“It is better to conquer yourself than to win a thousand battles. Then the victory is yours. It cannot be taken from you, not by angels or by demons, heaven or hell.”
The Buddha introduced into the world a philosophy which helped mankind navigate through his suffering. The life he led and the experiences that made him confront suffering also guided him to his final destination – the attainment of enlightenment. Buddha symbolizes a path to liberation and detachment from the triviality of the material world.
The most well-known historical account about the Buddha is the story of his life. It is this divine narrative that has become the inspiration for my latest artwork titled “Buddha Charita”, which is also the culmination of my new series – “Buddha Sutra”. Here’s an image of the artwork I have created:
Link to a video clipping of the painting – https://www.instagram.com/p/CdSddp6JL2k/
This watercolor artwork is a visual narrative linking several events in the life of the Buddha from his days as Prince Siddhartha Gautama, his confrontation with suffering, his quest for a path towards the cessation of this suffering and his final liberation in the form of his “awakening”.
The first embodiment of the Buddha as the royal Prince Siddhartha has been represented in the right-hand corner of the artwork by an image of him, resplendent with royalty. This is followed by the next stage in his life, where he comes across the sight of a decrepit old man, a sick man, and a corpse which have all been portrayed one below the other in the artwork. These sights changed the perspective of the prince and opened his eyes to all the suffering that accompanies life. Also depicted in the painting, is the image of an ascetic that Gautama encountered, who had learned to seek out spiritual solace in the midst of these worldly miseries and sorrows. Determined to find the same enlightenment, Gautama turned towards the path of renunciation.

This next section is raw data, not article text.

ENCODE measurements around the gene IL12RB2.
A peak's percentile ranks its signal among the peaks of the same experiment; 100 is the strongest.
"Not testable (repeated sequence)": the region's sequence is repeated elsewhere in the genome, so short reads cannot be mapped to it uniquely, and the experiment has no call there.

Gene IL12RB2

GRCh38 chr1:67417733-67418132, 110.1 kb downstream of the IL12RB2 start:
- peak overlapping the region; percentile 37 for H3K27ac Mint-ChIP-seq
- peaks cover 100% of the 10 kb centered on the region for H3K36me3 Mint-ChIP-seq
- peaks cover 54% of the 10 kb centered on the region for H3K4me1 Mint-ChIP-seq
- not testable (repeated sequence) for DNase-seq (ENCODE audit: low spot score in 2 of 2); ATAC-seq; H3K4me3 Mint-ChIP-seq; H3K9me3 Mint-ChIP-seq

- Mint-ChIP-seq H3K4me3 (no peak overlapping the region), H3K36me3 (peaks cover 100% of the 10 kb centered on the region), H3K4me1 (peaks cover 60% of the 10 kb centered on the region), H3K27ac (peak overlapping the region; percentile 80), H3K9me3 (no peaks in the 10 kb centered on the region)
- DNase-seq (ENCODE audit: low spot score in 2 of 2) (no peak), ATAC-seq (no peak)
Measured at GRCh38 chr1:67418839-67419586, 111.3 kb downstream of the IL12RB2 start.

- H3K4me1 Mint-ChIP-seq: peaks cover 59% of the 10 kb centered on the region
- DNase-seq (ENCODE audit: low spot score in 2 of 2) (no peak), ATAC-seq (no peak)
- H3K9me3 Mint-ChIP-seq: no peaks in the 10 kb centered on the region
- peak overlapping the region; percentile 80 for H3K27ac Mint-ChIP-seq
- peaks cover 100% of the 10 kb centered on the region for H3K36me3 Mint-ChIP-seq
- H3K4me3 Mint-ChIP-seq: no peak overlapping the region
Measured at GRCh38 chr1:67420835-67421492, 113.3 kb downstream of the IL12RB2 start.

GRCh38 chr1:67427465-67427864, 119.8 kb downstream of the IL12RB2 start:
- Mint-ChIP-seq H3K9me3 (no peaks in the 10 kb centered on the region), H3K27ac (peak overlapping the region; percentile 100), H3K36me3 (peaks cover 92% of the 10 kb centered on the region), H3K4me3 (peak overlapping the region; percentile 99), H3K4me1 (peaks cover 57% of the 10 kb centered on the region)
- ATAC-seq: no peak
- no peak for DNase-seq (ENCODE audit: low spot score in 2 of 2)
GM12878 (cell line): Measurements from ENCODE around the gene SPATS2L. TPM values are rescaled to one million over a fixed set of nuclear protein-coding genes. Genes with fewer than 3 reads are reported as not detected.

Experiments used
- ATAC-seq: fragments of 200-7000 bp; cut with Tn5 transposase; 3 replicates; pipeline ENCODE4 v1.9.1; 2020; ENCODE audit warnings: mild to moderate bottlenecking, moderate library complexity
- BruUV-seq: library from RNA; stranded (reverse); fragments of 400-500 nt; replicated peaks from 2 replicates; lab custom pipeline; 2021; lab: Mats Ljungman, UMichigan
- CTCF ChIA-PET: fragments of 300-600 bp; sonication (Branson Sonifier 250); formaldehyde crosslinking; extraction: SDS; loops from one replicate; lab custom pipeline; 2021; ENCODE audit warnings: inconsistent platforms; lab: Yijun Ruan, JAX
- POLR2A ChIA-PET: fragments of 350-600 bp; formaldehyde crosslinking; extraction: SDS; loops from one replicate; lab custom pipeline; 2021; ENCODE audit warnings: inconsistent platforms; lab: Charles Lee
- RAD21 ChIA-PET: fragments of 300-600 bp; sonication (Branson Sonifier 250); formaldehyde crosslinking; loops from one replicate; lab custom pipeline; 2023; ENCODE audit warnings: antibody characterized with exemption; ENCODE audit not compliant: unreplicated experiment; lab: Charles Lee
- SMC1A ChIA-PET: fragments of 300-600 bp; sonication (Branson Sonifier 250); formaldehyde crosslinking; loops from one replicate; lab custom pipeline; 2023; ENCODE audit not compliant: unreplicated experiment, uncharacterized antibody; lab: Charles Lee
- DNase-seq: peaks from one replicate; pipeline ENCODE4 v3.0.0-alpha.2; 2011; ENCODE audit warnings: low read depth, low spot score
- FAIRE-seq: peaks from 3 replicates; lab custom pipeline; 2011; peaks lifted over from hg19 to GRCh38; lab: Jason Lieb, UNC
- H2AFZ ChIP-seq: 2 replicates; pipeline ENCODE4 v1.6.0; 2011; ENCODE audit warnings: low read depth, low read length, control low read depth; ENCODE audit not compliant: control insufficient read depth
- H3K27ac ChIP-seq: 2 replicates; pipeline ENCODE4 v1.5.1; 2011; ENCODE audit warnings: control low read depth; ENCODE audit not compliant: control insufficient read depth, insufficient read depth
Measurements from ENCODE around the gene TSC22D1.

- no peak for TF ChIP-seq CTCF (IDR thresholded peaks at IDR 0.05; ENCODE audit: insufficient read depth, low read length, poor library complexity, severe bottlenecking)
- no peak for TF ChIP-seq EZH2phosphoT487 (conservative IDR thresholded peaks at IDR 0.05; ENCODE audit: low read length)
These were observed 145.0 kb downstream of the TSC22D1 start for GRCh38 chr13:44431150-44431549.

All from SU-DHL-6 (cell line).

After exploring asceticism, or restraint from all physical needs and desires, he discovered meditation and used the practice as a path toward enlightenment. This led to the third stage in the life of Siddhartha, which is displayed in the artwork as the central image of the Buddha, “the awakened one”. The tree on the extreme left of the painting represents the sacred Bodhi tree or the fig tree (Ficus religiosa) under which the Buddha meditated and finally reached the highest state of enlightenment or “nirvana,” which simply means “awakening”.
In addition to the figurative representation of the Buddha himself, his teachings have also been represented in the artwork through iconographic symbols of the likes of the Lotus flower and the Dharma Wheel. Other icons displayed in the artwork include various Buddhist monuments like pagodas and stupas, specifically the Sanchi Stupa, which is considered to be the most sacred monument of Buddhism, as it represents and displays various Buddhist ideals.
Through this artwork, I wish to honour Buddha’s life, for it is a reminder of the basic Buddhist principles that form the stepping stones to a higher spiritual level. It is these principles that serve as a source of strength in the grief-stricken world. It is my attempt to convey the philosophy of Buddha by reflecting on his life’s experiences and pledging to practice inward reflection to overcome sorrows, just as he did.